Moreover, although the district court in Bonat considered the Information and the Sentence of Imprisonment from the defendant's prior burglary convictions in Arizona, it "primarily relied on [the defendant]'s statements from the ... change of plea proceedings." Bonat, 106 F.3d at 1476. Without the change of plea transcript, the record was insufficient because neither of the other documents established the requisite "intent" element. Id. Here, the district court reviewed both the abstract of judgment and the plea transcript, and it properly relied primarily on the latter to establish the elements of (1) unlawful entry (2) into a building. See also United States v. Hernandez-Hernandez, 387 F.3d 799, 805 (9th Cir.2004) ("[The district court] did no more than we previously have allowed by looking at the plea colloquy transcript ...; it relied on readily available facts to which both sides expressly stipulated that clearly fit within the statutory definition of a crime of violence"). A charging instrument in this particular case is simply unnecessary.


Alternatively, Smith argues that the district court erred in relying on the stated factual basis because he entered a "no contest" plea rather than a guilty plea. However, in United States v. Williams, 47 F.3d 993, 995 (9th Cir.1995), the defendant pleaded nolo contendere—or "no contest"—to charges that he "`did willfully and unlawfully enter [a] residence,'" and we held that "[w]hen a defendant pleads guilty (or as here, pleads nolo contendere) to facts stated in the conjunctive, each factual allegation is taken as true." See also United States v. Stephens, 237 F.3d 1031, 1033-34 (9th Cir.2001) (two burglary convictions entered pursuant to the defendant's nolo contendere pleas qualified as "violent felonies" pursuant to the ACCA, even though the state's definition of "burglary" did not require entry into a building, because the "indictments clearly refer[red] to burglaries of `buildings' within the scope of the definition of `burglary' provided by Taylor"); CAL. PENAL CODE § 1016 ("The legal effect of [a nolo contendere] plea, to a crime punishable as a felony, shall be the same as that of a plea of guilty for all purposes").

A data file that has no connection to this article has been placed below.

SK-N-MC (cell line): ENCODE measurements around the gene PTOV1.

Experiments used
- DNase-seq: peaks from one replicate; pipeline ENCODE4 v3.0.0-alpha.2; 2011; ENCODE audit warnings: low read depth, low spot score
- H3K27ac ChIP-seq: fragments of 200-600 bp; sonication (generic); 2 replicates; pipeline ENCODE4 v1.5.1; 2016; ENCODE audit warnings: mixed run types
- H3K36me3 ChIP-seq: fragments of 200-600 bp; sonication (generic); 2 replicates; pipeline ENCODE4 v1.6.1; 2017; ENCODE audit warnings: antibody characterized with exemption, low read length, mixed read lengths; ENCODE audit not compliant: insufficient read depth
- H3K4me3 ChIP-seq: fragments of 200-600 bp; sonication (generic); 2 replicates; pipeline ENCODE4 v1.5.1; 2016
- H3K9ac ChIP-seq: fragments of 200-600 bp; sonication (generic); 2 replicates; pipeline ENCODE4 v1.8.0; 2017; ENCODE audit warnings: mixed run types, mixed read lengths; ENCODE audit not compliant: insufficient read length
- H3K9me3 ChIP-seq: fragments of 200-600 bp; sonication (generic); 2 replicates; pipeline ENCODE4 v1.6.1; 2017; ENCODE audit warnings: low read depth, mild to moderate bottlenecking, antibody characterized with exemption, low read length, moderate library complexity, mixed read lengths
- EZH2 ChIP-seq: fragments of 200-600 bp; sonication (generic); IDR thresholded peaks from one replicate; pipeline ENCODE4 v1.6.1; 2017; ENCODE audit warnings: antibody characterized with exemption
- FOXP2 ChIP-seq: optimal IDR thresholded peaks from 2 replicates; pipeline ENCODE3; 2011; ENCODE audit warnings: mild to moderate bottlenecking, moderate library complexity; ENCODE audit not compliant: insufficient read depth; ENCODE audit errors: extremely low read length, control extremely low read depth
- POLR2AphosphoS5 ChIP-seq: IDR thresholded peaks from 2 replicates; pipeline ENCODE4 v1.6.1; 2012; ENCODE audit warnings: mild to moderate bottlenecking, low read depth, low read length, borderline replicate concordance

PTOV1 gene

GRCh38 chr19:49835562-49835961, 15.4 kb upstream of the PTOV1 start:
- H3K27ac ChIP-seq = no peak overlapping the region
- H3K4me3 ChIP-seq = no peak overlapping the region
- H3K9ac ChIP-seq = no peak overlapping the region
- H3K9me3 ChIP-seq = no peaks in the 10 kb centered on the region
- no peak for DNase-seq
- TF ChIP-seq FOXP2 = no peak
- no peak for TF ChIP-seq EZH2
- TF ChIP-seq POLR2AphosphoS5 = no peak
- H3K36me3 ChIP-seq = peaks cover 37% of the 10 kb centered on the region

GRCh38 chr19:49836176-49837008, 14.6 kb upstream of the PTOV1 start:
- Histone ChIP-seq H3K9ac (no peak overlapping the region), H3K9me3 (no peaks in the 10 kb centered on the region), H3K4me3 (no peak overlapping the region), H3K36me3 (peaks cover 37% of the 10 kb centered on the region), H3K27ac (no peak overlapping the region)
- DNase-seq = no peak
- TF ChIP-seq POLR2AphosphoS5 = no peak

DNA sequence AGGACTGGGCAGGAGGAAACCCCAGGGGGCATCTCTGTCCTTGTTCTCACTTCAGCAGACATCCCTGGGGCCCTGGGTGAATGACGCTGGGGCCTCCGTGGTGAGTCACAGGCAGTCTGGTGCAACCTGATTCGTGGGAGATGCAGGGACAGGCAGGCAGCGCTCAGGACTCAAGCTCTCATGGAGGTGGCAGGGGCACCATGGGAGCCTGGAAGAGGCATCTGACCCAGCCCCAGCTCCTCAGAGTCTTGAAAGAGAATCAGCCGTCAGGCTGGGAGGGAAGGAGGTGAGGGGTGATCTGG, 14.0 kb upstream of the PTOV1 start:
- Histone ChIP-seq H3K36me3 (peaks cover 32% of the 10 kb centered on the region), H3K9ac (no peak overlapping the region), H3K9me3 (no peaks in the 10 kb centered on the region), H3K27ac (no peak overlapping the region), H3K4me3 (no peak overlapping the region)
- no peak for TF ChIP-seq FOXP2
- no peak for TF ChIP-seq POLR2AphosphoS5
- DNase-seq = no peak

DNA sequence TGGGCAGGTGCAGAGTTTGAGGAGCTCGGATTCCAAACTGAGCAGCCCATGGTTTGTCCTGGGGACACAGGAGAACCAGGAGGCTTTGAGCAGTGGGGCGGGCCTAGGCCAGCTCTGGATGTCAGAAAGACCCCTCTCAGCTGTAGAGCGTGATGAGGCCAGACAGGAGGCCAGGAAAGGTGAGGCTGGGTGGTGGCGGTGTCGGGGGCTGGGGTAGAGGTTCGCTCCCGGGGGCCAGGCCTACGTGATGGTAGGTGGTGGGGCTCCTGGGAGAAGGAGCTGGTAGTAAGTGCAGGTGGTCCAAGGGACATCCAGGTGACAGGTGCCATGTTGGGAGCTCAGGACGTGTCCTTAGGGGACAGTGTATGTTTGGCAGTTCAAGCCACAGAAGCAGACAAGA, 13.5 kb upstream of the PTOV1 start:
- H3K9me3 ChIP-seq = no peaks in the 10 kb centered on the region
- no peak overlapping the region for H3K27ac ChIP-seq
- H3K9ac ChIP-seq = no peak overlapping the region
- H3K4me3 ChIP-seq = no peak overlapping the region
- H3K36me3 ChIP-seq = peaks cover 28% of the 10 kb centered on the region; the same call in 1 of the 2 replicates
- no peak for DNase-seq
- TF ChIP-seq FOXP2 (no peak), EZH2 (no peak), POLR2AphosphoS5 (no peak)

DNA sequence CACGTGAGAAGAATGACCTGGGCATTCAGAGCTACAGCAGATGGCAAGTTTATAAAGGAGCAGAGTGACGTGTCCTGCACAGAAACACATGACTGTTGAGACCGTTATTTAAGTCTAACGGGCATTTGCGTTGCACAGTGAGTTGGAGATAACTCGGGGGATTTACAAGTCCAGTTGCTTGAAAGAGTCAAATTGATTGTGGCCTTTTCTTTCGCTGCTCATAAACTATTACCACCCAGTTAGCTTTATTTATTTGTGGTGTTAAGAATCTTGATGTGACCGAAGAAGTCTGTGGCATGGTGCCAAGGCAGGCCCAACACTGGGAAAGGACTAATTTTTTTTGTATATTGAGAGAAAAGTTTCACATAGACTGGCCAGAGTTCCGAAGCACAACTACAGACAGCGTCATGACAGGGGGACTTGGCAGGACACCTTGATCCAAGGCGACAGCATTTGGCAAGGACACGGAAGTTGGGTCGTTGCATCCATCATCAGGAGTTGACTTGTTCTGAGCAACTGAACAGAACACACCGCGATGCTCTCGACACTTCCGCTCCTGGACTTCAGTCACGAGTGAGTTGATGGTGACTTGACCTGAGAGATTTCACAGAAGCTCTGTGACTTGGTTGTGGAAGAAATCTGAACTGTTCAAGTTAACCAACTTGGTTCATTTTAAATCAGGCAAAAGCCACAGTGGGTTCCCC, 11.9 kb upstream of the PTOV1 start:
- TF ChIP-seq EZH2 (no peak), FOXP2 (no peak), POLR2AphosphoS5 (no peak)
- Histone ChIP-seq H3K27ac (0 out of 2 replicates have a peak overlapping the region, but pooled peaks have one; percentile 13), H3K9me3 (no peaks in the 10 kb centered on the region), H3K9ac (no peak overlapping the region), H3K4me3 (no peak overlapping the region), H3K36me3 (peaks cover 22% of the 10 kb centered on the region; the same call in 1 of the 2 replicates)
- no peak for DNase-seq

Although in Williams the defendant pleaded nolo contendere to a charging instrument and the record here does not include such an instrument, the district court may rely on the undisputed factual basis as stated at the plea hearing to support the ACCA enhancement. In United States v. Palmer, 68 F.3d 52, 53 (2d Cir.1995), the Second Circuit considered whether a conviction entered pursuant to a nolo contendere plea constituted a "crime of violence" within the meaning of U.S.S.G. § 4B1.2(1). The Information merely stated, "without elaboration," that the defendant had committed "the crime of intimidation based on bigotry and bias ... in violation of General Statute No. 53a-181b." Id. at 56. However, the court held that "the plea proceeding includes a lucid description of the conduct for which Palmer was convicted, that conduct manifestly constitutes a `crime of violence'..., and Palmer's on-the-record agreement to the description of his conduct proffered by the prosecuting attorney results in the functional equivalent of a plea agreement with respect to that conduct." Id. at 59; see also United States v. Etimani, 328 F.3d 493, 503-04 (9th Cir.2003) (holding that the record did not establish that a prior conviction was for a "sexual act" for purposes of the 18 U.S.C. § 2241(c) sentence enhancement, but remarking that "a transcript of Etimani's plea of no-contest might have clarified the exact nature of his prior conviction, but none was provided").